Minister for Posts and Telecommunications Mustafa Jabbar wants inclusion of ‘Cyber Security’ in primary school curriculum of Bangladesh. Jabbar came up with the remarks while addressing, as chief guest, a discussion on ‘Youth workshop for safe internet-2022’ organised to create awareness on cyber security at the Conference Centre of Bangladesh Telecommunication Regulatory Commission (BTRC) on Thursday (October 13, 2022). BTRC Chairman Shyam Sunder Sikdar presided over the programme where Cyber Crime Awareness Foundation President Kazi Mustafiz delivered welcome speech, Director General of BTRC’s System and Services Division Brigadier General Md Nasim Parvez presented the keynote speech. Read: Workshop on digital literacy for cyber security held Urging the Home Ministry to underscore digital crimes, Jabbar said every police station should have a cyber or digital crime unit with trained officials. The BTRC chairman said they took an initiative to set up a cyber-observation lab to ensure security. He said the Education Ministry should take steps to initiate class on cyber security, one day a week, to generate awareness among students. Read Specific policy needed to ensure cyber security of power sector: Nasrul Hamid “Though none should refrain from using technology, we should be more careful and protect our families and society from digital crime,” the BTRC chairman observed. He said BTRC has already submitted an outline to bring owners of social media platforms under law to the ministry. Daffodil International University’s Computer Science and Engineering department Head Prof Dr Touhid Bhuiyan, Digital Security Agency Director Tarique M Barkatullah and Additional Commissioner of Cyber Security department of police Nazmul Islam, among others spoke at the discussion on ‘Youth workshop for safe internet-2022’. Read Cybersecurity Career Guide: How to Become a Cybersecurity Expert?
The first phase of examination for the recruitment of 45,000 assistant teachers in government primary schools will begin on Friday. In the first phase, the test will be held in 22 districts, said State Minister for Primary and Mass Education Zakir Hossain at a press conference at the ministry. The second phase exam will be held on May 20 in 30 districts and the third phase one in 31 districts on June 3. Also read:Decision on PEC exams to be taken 3 months before schedule: State Minister The exam will be held in the respective districts of the applicants from 11am to 12 pm, said the state minister. The number of candidates in this year's recruitment test for assistant teachers is 13,09,461. The total number of examination centers in three phases is 1,811 and written examination has been arranged in 61 districts. “This time, we have decided to prepare the question paper centrally,” said Zakir Hossain. All the work including seating arrangement, sending and printing of question papers, evaluation of answer sheets, and preparation of results will be done automatically through software. “So, there is no scope for any kind of illegal intervention,” he said. Also read: Govt primary schools: Exam begins Apr 22 to recruit 45,000 assistant teachers “If anyone offers to give a job in exchange of money, I request all to hand them over to the nearest police station or inform the police station or the intelligence agency.” “We want to complete the recruitment process of qualified candidates through publishing written test results and taking oral test as soon as possible,” he added. At present, there are 65,566 govt primary schools in the country with 4,28,701 vacant teachers’ post.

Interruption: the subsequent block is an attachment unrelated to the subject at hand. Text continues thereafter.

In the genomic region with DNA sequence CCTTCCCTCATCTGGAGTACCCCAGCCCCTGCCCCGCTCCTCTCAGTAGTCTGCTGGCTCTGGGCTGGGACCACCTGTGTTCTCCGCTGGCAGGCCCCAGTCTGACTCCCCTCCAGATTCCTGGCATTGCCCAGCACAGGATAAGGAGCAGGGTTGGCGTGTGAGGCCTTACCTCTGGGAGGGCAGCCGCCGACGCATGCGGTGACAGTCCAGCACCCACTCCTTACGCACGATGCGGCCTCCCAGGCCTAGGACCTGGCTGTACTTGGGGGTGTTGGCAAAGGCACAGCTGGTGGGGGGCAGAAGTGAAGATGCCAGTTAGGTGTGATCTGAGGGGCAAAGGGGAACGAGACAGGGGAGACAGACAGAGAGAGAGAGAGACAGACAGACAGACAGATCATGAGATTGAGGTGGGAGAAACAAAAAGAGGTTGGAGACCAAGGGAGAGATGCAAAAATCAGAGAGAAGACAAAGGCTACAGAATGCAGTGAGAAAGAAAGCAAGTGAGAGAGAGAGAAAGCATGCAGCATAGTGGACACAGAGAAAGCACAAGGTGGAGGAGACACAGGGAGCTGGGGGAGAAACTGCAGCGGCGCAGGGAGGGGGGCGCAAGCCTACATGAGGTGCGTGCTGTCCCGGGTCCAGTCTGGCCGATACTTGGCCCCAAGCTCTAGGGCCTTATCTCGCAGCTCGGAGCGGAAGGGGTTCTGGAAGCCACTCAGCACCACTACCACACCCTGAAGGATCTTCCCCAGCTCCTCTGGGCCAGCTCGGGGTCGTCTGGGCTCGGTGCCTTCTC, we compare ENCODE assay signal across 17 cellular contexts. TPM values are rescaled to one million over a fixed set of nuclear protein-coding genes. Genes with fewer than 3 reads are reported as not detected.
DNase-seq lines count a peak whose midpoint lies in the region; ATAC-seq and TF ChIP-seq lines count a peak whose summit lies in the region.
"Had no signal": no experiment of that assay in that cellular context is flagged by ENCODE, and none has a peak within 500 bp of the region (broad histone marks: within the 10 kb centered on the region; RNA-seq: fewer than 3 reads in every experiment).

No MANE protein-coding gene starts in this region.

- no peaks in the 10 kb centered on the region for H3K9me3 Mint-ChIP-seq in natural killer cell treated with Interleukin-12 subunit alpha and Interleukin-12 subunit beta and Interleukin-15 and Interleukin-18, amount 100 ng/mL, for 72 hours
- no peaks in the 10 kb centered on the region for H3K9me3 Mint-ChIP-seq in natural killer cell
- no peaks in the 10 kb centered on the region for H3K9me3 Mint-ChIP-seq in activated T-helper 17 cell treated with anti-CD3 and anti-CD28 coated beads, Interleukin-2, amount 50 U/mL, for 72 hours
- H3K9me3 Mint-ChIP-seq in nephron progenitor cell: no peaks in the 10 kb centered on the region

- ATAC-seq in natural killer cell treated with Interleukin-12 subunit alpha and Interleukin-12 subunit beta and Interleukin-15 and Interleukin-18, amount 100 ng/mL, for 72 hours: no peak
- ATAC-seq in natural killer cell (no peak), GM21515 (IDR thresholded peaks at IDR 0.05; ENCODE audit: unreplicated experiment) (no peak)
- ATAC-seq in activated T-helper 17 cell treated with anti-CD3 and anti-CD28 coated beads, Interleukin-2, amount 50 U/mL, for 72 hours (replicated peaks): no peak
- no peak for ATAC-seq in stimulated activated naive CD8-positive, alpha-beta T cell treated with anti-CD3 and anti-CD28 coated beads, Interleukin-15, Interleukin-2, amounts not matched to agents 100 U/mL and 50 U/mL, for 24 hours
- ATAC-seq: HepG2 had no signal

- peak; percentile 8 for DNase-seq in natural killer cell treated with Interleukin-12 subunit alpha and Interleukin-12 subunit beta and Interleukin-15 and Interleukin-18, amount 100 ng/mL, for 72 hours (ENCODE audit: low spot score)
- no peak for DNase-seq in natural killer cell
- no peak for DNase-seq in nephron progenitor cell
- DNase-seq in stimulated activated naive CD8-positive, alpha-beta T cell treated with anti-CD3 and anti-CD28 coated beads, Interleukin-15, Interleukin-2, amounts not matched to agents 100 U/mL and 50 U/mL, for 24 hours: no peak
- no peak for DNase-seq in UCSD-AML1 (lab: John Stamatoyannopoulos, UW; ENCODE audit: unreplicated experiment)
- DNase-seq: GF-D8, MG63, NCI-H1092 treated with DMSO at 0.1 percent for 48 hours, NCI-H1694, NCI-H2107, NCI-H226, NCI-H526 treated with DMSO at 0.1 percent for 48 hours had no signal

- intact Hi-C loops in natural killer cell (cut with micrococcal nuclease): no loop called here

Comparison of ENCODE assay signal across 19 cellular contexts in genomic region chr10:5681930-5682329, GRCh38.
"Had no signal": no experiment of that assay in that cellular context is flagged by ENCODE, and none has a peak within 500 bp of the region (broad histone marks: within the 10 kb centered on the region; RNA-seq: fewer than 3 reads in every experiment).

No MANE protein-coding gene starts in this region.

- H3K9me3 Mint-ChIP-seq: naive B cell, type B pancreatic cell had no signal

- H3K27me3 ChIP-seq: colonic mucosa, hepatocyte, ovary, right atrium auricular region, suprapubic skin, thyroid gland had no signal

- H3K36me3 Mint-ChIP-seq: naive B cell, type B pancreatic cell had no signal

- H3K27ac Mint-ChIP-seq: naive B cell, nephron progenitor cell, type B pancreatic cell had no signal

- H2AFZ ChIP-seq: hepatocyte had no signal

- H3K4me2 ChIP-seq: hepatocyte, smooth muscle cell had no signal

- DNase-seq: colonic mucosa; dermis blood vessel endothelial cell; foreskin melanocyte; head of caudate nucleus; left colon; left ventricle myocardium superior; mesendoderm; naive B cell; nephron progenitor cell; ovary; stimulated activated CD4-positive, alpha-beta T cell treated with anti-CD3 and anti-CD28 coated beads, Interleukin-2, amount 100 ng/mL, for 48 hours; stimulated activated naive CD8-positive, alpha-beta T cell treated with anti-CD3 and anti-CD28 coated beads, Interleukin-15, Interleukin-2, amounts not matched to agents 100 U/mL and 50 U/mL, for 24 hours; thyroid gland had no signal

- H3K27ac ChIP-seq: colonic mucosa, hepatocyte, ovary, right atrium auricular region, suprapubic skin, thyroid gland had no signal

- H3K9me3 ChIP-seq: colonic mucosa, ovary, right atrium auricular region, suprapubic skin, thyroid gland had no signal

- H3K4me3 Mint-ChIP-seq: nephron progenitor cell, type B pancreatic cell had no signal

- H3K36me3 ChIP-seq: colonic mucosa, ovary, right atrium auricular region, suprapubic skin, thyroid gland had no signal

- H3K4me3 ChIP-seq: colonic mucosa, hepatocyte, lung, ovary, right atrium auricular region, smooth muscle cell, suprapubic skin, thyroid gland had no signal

Returning after 18 months, the students of Ramnagar Paschimpara Primary School in Mirpur upazila of Kushtia district have been deprived of utilising their beloved school playground for any recreation, as the authorities concerned turned the playground into a paddy field during the pandemic-induced closure of schools. After the reopening on September 12, students all over the country returned to their classrooms with much enthusiasm after a long closure due to the Covid-19 pandemic. But the students of Ramnagar Paschimpara Primary joined classes with a heavy sigh as they returned to see what had been their playground, had now turned into a paddy field. This was not a case of neglect - a deliberate decision was taken to cultivate paddy on the children's playground, and implemented. Read: School Closure: 50,000 students may have dropped out in Kurigram The paddy cultivated belongs to Ruhul Azam Keru, president of the school managing committee, who took advantage of the school closure. The students and guardians demanded justice and immediate steps in this regard. According to the school sources, the school stands on government-owned land, and the process is on to place it under government control. The officials of Upazila Primary Education Office also visited the school. Read High school students to be vaccinated soon: DSHE chief Talking to the reporters, the students of the school claimed that they used to have joyous times in the school playground by playing soccer and other games, but since returning they have had none of that.